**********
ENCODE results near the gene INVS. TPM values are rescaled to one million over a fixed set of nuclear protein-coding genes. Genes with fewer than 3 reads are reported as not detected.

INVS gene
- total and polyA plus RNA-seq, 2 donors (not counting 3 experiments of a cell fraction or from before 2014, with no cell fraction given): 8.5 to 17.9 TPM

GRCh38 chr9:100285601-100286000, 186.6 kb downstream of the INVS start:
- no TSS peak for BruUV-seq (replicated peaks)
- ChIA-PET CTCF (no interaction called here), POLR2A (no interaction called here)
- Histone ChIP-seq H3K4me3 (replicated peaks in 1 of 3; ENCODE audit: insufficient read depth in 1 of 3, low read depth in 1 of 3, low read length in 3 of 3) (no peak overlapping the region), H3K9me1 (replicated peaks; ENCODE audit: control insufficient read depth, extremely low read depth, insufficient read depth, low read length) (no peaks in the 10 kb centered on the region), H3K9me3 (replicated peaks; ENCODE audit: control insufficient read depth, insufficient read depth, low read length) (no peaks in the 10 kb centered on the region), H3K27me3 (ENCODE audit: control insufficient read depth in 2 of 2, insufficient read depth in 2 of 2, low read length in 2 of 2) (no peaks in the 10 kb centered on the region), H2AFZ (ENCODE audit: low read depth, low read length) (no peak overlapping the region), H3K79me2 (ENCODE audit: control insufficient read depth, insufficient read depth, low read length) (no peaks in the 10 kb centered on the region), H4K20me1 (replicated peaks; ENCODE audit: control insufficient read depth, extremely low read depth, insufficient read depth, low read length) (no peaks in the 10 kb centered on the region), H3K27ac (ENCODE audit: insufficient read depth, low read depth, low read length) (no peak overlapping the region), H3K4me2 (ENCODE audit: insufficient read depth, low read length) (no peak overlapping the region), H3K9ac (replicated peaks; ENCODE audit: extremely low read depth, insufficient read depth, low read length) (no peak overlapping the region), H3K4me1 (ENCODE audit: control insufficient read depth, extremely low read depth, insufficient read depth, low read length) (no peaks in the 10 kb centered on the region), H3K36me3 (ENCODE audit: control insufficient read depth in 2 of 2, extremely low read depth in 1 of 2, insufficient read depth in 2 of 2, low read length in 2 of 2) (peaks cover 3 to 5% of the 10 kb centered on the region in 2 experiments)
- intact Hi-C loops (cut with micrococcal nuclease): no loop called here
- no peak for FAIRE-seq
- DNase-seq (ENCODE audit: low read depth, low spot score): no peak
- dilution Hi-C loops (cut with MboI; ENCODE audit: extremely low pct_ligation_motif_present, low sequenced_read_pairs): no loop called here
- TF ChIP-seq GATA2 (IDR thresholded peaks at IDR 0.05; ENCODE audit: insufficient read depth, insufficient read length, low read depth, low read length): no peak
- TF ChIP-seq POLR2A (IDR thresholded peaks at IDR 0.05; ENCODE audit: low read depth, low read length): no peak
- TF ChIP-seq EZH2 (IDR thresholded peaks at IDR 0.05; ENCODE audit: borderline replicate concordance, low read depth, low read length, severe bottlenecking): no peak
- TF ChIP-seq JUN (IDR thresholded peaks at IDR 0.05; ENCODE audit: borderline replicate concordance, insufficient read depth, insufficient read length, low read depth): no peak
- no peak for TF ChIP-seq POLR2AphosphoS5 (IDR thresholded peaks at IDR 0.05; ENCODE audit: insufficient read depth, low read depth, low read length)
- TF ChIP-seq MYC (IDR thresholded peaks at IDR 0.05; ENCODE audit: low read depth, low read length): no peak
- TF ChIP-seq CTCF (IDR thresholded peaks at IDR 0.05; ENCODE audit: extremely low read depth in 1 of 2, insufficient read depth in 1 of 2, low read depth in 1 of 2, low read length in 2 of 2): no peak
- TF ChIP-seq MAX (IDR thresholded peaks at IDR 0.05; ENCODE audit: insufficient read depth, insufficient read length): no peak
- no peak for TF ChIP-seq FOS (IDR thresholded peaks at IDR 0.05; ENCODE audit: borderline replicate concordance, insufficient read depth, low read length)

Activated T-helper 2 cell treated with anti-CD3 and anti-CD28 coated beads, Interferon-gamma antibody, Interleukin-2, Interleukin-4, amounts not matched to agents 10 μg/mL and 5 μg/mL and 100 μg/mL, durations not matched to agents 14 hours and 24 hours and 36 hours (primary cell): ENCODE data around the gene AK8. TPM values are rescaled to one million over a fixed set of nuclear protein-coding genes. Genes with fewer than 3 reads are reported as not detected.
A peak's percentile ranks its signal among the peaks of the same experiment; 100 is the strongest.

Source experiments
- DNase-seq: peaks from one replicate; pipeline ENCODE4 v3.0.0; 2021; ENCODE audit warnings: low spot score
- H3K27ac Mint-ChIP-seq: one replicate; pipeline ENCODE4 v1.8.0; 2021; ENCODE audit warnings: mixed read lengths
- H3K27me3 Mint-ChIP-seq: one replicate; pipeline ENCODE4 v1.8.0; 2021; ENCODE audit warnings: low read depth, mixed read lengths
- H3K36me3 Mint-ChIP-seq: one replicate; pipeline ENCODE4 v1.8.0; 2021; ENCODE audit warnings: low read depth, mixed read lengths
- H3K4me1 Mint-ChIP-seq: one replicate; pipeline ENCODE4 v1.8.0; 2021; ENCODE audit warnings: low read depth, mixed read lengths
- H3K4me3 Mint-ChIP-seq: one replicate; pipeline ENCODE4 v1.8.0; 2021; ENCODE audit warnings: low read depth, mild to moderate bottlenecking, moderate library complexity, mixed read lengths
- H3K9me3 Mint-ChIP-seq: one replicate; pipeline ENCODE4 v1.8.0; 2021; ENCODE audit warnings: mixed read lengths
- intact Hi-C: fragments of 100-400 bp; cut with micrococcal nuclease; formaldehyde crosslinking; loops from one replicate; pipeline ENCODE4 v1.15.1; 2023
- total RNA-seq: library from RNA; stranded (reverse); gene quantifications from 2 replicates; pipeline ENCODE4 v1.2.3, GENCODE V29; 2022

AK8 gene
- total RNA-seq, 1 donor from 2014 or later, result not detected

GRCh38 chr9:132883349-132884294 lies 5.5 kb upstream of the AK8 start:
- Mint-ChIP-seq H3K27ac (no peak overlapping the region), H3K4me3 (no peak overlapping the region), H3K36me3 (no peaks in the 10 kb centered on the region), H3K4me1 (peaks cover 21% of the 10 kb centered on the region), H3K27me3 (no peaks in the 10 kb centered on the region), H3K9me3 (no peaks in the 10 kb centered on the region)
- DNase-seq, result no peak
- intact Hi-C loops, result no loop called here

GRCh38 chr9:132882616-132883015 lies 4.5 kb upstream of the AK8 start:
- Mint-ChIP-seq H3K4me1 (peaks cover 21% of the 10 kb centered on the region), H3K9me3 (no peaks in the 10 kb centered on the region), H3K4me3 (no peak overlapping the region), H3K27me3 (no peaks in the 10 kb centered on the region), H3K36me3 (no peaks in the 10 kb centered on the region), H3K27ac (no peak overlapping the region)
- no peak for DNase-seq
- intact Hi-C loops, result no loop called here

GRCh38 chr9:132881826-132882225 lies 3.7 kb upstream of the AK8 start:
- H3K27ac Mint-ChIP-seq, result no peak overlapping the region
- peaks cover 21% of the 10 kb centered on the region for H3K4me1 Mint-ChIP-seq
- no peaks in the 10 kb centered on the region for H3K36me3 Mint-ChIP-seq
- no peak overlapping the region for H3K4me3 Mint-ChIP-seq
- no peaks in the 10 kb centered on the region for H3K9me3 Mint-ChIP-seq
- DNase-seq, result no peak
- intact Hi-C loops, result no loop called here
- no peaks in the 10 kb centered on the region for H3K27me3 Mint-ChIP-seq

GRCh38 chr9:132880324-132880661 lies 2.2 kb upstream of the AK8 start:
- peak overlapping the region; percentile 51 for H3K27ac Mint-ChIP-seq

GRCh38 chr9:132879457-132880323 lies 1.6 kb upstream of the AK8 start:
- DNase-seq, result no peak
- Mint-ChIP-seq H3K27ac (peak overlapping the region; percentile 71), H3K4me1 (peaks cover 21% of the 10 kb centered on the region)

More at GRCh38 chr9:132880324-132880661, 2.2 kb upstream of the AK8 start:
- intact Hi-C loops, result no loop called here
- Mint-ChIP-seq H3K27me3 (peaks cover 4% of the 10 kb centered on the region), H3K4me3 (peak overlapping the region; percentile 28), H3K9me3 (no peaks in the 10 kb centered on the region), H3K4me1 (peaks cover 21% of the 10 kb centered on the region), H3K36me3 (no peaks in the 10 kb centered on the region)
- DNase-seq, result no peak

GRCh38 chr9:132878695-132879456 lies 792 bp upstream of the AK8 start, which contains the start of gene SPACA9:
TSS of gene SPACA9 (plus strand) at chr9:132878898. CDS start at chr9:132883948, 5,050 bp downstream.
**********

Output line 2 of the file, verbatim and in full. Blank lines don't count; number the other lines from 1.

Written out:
INVS gene